Skip to main content

Thank you for visiting You are using a browser version with limited support for CSS. To obtain the best experience, we recommend you use a more up to date browser (or turn off compatibility mode in Internet Explorer). In the meantime, to ensure continued support, we are displaying the site without styles and JavaScript.

  • Brief Communication
  • Published:


Speed and size of the Sumatra earthquake

We now have a clearer picture of the seismic features of last year's gigantic event.


Our seismological results reveal that Indonesia's devastating Sumatra–Andaman earthquake on 26 December 2004 was 2.5 times larger than initial reports suggested — second only to the 1960 Chilean earthquake in recorded magnitude. They indicate that it slowly released its energy by slip along a 1,200-km fault, generating a long rupture that contributed to the subsequent tsunami. Now that the entire rupture zone has slipped, the strain accumulated from the subduction of the Indian plate beneath the Burma microplate has been released, and there is no immediate danger of a similar tsunami being generated on this part of the plate boundary, although large earthquakes on segments to the south still present a threat.

This is a preview of subscription content, access via your institution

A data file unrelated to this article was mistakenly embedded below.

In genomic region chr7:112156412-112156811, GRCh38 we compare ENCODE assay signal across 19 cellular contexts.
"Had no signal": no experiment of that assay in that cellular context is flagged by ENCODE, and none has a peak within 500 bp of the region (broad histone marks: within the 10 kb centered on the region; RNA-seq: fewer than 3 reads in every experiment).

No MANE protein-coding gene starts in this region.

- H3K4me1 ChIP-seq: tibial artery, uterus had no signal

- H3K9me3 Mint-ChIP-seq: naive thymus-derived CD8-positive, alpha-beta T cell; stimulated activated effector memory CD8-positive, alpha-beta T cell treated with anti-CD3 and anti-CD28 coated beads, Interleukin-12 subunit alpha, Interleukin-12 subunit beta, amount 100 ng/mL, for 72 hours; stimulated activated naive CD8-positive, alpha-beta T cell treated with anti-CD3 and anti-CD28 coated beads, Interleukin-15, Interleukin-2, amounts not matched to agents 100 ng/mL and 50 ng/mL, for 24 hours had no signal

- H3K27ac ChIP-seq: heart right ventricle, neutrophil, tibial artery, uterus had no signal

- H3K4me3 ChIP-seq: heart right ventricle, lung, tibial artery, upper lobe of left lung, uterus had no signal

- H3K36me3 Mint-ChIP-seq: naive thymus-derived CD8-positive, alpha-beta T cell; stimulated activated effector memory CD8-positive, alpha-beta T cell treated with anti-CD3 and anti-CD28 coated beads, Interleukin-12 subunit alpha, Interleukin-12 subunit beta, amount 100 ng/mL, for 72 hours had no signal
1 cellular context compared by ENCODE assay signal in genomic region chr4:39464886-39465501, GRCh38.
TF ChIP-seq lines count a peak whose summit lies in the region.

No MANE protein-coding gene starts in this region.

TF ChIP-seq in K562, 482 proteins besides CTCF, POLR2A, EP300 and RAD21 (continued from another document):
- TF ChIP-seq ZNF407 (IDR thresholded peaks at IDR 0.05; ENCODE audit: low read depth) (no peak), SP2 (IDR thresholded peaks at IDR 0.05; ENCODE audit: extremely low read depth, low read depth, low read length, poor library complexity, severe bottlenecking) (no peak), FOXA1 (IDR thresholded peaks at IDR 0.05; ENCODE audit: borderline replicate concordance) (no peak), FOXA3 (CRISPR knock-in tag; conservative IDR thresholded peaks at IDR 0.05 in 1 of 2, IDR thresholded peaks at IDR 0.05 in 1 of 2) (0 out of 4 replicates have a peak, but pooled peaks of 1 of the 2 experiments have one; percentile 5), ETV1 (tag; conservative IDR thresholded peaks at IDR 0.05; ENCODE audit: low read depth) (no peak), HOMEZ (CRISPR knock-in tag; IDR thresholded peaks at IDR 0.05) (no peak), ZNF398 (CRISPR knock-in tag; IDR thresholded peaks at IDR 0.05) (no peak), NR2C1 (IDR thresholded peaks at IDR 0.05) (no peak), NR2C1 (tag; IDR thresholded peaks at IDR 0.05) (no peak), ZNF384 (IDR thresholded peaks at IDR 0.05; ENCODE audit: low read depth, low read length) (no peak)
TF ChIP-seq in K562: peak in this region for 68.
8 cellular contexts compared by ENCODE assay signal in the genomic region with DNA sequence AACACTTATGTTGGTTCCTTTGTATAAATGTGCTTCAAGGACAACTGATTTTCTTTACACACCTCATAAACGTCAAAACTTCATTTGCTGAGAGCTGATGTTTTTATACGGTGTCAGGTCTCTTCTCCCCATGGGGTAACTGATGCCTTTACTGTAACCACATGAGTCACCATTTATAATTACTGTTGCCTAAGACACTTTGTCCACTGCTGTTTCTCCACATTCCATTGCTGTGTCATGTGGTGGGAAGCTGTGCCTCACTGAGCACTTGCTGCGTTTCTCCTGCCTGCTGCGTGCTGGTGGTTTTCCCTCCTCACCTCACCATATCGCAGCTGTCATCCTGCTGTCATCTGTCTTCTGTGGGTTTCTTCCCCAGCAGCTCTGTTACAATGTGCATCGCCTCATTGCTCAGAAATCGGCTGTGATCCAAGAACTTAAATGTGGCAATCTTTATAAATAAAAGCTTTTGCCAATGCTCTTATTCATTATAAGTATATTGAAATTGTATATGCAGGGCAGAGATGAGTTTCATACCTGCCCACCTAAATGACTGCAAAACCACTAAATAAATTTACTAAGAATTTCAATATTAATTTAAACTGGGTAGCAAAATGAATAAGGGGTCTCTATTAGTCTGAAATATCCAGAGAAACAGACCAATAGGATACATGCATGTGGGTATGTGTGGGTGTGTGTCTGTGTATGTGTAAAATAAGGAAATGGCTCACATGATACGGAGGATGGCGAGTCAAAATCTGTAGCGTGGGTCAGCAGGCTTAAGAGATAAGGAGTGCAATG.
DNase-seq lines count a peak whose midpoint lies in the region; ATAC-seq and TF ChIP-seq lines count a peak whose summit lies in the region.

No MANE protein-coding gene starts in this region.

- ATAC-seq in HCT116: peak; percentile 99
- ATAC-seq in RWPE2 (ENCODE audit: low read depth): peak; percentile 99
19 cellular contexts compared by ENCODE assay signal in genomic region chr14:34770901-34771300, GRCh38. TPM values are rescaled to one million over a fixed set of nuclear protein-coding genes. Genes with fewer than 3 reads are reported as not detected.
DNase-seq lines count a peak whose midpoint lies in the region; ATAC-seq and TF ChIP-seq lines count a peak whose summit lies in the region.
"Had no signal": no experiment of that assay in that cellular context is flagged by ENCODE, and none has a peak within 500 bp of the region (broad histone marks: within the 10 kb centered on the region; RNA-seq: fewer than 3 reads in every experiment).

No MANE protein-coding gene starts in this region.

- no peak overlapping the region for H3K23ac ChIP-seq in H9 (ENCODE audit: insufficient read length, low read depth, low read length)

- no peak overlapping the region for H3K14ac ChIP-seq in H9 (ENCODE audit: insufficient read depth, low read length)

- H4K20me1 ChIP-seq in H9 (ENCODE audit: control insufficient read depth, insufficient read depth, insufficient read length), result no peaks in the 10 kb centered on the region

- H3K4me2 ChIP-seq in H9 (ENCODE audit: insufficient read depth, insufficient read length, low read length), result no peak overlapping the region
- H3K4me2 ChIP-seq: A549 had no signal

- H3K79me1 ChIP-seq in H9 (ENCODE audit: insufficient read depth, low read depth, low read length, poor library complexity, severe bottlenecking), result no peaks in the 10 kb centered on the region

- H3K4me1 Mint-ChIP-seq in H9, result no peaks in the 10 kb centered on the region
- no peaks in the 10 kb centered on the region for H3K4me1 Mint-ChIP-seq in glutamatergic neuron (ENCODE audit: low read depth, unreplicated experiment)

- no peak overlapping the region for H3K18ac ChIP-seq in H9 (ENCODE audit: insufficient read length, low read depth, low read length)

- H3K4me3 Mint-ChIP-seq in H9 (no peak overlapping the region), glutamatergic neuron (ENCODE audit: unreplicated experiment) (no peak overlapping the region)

Access options

Buy this article

Prices may be subject to local taxes which are calculated during checkout

Figure 1: Features of the 2004 Sumatra–Andaman earthquake.

Similar content being viewed by others


  1. Stein, S. & Geller, R. J. Phys. Earth 25, 117–142 (1977).

    Article  Google Scholar 

  2. Dahlen, F. A. & Sailor, R. V. Geophys. J. 58, 609–624 (1979).

    Article  ADS  Google Scholar 

  3. Geller, R. & Stein, S. Bull. Seismol. Soc. Am. 69, 1671–1691 (1979).

    Google Scholar 

  4. Stein, S. & Nunn, J. Bull. Seismol. Soc. Am. 71, 1031–1047 (1981).

    Google Scholar 

  5. Dahlen, F. A. & Tromp, J. Theoretical Global Seismology (Princeton Univ. Press, Princeton, New Jersey, 1998).

    Google Scholar 

  6. Ji, C.

  7. Park, J.

  8. Okal, E. A. & Synolakis, C. E. Geophys. J. Int. 158, 899–912 (2004).

    Article  ADS  Google Scholar 

  9. Pacific Marine Environmental Laboratory

  10. Sella, G. F., Dixon, T. H. & Mao, A. J. Geophys. Res. 107, doi:10.1029/2000JB000033 (2002).

  11. Chamot-Rooke, N. & Le Pichon, X. Earth Planet. Sci. Lett. 173, 439–455 (1999).

    Article  ADS  CAS  Google Scholar 

  12. Curray, J. R. et al. in Geological and Geophysical Investigations of Continental Margins (eds Watkins, J. S. et al.) 189–198 (Am. Assoc. Pet. Geol., Tulsa, Oklahoma, 1979).

    Google Scholar 

  13. Bird, P. Geochem. Geophys. Geosyst. 4, doi:10.1029/2001GC000252 (2003).

Download references

Author information

Authors and Affiliations


Corresponding author

Correspondence to Seth Stein.

Ethics declarations

Competing interests

The authors declare no competing financial interests.

Rights and permissions

Reprints and permissions

About this article

Cite this article

Stein, S., Okal, E. Speed and size of the Sumatra earthquake. Nature 434, 581–582 (2005).

Download citation

  • Published:

  • Issue Date:

  • DOI:

This article is cited by


By submitting a comment you agree to abide by our Terms and Community Guidelines. If you find something abusive or that does not comply with our terms or guidelines please flag it as inappropriate.


Quick links

Nature Briefing

Sign up for the Nature Briefing newsletter — what matters in science, free to your inbox daily.

Get the most important science stories of the day, free in your inbox. Sign up for Nature Briefing